Via Tim Crane on Twitter, I came across an article by George Monbiot on the economics of academic publishing, regarding journals in particular, with the suggestive (but spot-on) title of 'Academic publishers make Murdoch look like a socialist'. As well said by another tweep, the article "will shock everyone except academics". Indeed, none of it is news to us, and the bottom-line is pretty simple: academic publishers get everybody to work for them for free (authors, peer-reviewers, most of the editing work), and then go on to charge ridiculous amounts of money for journal subscriptions. And yet, we are stuck with them, because the discipline depends crucially on journal publishing. As my husband (who works in the corporate world) once said to me, this is the most profitable business model one could think of, which basically means it's a scam. Quoting from the Monbiot piece;
What we see here is pure rentier capitalism: monopolising a public resource then charging exorbitant fees to use it. Another term for it is economic parasitism. To obtain the knowledge for which we have already paid, we must surrender our feu to the lairds of learning.
We've had discussions on academic publishing here at NewAPPS before, here in particular. Let me quote from that post again:
In fact the primary purpose that journals now serve is selection—this is worth reading, this not, not dissemination of information. As a means of disseminating information, journals and books are obsolete. (David Collander, prominent economist)
This strikes me as true of philosophy as well; for the dissemination of papers, placing them on your university's webpage or your academia.edu site seems to fulfill the disseminating role just fine. Other means of online interaction (blogs, social networks etc.) can definitely contribute as well. But in terms of how people are perceived and evaluated in the profession, journals still play a crucial role, alas.
What, if anything, can we do about the tyranny of academic publishers? Here's an obvious suggestion: so far I've been very 'obedient' and have never put final versions of my papers online (It's always the pre-print version, uncorrected proofs etc.), as required by the copyright transfer agreement. But now I'm thinking that that's not the way to go; and if we all start putting final versions of our papers online, what are they going to do? Are they going to sue everybody, install a special department just to keep track of who has been posting 'their' valuable papers online for free?
Moreover, open access journals should receive all our support. Especially established academics who do not need to 'score points' with 'fancy' publications would do well to contribute to open access journals so as to increase their reputation. If we all do it consistently, the day will come when publishing in a highly regarded open access journal will give you more 'points' than publishing in one of the overpriced journals published commercially.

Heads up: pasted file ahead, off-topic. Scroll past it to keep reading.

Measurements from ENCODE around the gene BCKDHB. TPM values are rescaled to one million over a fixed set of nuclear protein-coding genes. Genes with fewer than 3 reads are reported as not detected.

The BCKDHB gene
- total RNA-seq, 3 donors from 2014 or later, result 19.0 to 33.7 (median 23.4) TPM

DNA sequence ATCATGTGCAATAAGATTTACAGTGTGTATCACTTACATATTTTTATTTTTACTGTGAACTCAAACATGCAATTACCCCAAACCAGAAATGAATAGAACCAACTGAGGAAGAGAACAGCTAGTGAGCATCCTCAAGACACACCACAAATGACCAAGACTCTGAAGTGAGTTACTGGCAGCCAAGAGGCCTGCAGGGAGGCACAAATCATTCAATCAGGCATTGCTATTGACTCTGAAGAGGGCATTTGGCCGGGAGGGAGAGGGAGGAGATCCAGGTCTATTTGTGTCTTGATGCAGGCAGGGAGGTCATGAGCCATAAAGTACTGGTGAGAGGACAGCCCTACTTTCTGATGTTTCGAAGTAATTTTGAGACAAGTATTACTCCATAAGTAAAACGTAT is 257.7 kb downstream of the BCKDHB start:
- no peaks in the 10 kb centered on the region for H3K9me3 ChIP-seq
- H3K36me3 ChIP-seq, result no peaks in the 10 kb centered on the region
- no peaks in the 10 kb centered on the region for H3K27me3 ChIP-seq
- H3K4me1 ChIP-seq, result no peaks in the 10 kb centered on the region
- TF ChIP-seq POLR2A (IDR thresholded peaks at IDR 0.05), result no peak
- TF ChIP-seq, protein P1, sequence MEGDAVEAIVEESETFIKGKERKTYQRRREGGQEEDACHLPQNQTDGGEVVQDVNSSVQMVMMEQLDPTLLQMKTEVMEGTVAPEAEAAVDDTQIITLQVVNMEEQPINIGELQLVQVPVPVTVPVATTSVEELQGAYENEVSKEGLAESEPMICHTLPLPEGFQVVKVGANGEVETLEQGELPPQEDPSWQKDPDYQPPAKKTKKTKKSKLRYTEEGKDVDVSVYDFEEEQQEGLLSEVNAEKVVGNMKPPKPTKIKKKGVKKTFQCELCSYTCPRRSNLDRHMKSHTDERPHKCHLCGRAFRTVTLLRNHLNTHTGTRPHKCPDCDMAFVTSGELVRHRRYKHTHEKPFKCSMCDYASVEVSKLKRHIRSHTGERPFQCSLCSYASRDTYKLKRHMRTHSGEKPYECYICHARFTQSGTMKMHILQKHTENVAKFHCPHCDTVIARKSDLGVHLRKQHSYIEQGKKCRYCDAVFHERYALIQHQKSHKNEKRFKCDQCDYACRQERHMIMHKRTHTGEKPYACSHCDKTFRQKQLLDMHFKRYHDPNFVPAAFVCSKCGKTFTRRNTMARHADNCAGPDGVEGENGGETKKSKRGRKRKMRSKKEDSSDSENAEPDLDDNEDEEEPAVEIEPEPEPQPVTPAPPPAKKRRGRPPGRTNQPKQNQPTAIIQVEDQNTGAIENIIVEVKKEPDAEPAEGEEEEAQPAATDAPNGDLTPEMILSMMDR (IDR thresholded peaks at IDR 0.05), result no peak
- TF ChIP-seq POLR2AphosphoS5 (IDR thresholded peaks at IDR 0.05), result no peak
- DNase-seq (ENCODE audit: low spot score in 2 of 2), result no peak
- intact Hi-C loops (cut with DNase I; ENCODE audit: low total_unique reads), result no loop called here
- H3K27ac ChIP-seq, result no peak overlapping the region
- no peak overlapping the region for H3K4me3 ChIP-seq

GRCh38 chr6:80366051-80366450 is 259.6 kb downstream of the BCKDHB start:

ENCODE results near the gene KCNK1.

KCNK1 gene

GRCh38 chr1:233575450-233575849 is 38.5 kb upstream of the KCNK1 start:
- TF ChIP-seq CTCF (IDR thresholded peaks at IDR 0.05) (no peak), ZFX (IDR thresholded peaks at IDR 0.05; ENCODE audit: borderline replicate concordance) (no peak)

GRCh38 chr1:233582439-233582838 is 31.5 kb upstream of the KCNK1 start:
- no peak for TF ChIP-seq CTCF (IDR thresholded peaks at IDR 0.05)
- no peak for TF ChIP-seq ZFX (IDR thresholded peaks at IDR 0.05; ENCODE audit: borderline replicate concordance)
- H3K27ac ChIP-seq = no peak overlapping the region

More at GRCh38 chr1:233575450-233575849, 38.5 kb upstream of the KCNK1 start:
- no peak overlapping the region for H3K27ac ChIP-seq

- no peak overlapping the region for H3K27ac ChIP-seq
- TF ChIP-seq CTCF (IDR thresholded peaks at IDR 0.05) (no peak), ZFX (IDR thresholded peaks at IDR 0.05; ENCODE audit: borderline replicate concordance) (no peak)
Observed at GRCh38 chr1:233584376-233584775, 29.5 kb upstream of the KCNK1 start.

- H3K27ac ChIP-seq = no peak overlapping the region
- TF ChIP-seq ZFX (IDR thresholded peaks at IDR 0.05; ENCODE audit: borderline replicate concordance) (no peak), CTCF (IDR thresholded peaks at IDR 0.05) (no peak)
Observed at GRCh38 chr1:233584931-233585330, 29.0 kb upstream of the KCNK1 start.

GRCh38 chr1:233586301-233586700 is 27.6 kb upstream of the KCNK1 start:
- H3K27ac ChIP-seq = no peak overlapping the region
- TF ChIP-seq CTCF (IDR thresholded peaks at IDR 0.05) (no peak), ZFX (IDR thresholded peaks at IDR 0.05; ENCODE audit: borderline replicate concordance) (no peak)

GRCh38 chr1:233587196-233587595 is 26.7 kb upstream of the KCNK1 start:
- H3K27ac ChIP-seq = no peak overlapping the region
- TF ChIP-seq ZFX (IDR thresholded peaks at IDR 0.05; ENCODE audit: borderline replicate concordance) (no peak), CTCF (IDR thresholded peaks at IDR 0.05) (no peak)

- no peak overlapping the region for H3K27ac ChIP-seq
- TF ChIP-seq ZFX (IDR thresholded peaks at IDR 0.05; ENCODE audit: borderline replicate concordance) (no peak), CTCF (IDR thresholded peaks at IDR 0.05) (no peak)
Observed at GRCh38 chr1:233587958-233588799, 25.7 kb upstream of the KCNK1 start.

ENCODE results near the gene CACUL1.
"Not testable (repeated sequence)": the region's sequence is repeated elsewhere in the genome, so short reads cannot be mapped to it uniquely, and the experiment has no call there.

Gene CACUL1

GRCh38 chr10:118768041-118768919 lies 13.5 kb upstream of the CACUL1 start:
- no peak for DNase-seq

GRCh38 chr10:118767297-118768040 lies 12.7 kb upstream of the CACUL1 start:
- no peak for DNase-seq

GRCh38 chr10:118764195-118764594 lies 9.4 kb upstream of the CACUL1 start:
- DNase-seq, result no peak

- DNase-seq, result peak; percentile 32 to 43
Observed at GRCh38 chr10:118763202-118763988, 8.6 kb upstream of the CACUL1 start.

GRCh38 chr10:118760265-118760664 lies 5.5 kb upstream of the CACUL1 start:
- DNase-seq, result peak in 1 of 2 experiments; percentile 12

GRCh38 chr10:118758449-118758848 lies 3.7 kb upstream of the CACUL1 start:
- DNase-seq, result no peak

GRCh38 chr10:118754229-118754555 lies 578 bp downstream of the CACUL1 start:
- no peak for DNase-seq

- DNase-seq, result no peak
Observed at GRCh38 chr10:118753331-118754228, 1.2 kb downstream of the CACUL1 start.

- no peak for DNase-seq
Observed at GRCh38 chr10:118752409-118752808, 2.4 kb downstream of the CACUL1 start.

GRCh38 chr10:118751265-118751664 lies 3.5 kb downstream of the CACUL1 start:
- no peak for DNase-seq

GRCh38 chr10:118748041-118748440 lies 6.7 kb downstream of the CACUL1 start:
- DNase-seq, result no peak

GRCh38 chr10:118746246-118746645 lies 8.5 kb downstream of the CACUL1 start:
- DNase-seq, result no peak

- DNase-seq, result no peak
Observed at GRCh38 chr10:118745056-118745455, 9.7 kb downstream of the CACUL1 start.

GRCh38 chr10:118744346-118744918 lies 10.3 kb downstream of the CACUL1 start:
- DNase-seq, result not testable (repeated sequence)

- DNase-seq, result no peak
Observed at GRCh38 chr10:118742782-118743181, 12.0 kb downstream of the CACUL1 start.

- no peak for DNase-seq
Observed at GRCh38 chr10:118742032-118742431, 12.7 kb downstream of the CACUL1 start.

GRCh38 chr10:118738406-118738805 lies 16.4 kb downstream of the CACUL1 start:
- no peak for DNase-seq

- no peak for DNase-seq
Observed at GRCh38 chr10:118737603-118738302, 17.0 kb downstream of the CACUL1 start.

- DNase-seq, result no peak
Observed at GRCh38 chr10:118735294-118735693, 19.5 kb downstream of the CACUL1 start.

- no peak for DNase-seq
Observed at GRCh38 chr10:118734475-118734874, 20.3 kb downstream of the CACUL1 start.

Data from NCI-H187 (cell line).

What some academic publishers charge for journal subscription is a scandal, and while the libraries in Western Europe or North America are still able to pay for it (at the expenses of acquiring other resources such as books), it goes without saying that the vast majority of people in less wealthy places will have no access to this content at all (talk about dissemination!). So there is also an obvious global justice dimension to the whole thing.
I realize that I am not saying anything new here, but I wonder: for how much longer are we just going to subject ourselves to this tyranny?
UPDATE: Tim Crane, who has been involved with the issue of commercial academic publishing for many years, makes a point which deserves to be highlighted: we should distinguish among academic publishers between charities like OUP and CUP and for-profit publishers (no need to mention names explicitly…). The subscription prices vary enormously, as this list compiled by Tim in 2006 shows (source is this post over at Leiter’s):
Mind (OUP): 180 USD
Phil Review: 65 USD
J Phil: 100 USD
PPR: 210 USD
Ethics: between 210 and 300 USD
Philosophy & Public Affairs 152 USD
Nous (Blackwell): 653 USD
Erkenntnis (Springer) 1079 USD
Phil Studies (Springer) 2328 USD
Synthese (Springer) 2517 USD
In the same thread, Asbjørn Steglich-Petersen went a step further and calculated the price per 100 pages, as some of the more expensive journals publish many issues per year:
Mind (OUP): 180 USD. 1214 pages in 2006 = 14.82 USD/100 pages
Phil Review: 65 USD. 555 pages in 2006 = 11.71 USD/100 pages
J Phil: 100 USD. 592 pages in 2006 = 16.89 USD/100 pages
Ethics: between 210 and 300 USD. 825 pages in 2006 = 25.45-36.36 USD/100 pages
Philosophy & Public Affairs 152 USD. 423 pages in 2006 = 35.93 USD/100 pages
Ratio: 627 USD. 504 pages in 2006 = 124.4 USD/100 pages
Philosophical Quarterly: 357 USD. 602 pages in 2006 = 59.30 USD/100 pages
European Journal of Philosophy: 535 USD. 474 pages in 2006 = 112.8 USD/100 pages
PPR: 210 USD. 751 pages in 2006 = 27.96 USD/100 pages (Note: See Ernest Sosa's comment below. This figure is incorrect, as PPR published twice as many pages in 2006.)
Erkenntnis 1079 USD. 869 pages in 2006 = 124.1 USD/100 pages
Phil Studies 2328 USD. 3450 pages in 2006 = 67.47 USD/100 pages
Synthese 2517 USD. 3288 pages in 2006 = 75.55 USD/100 pages
These are data of a few years back, but it all seems to indicate that the situation hasn’t changed much in the meantime.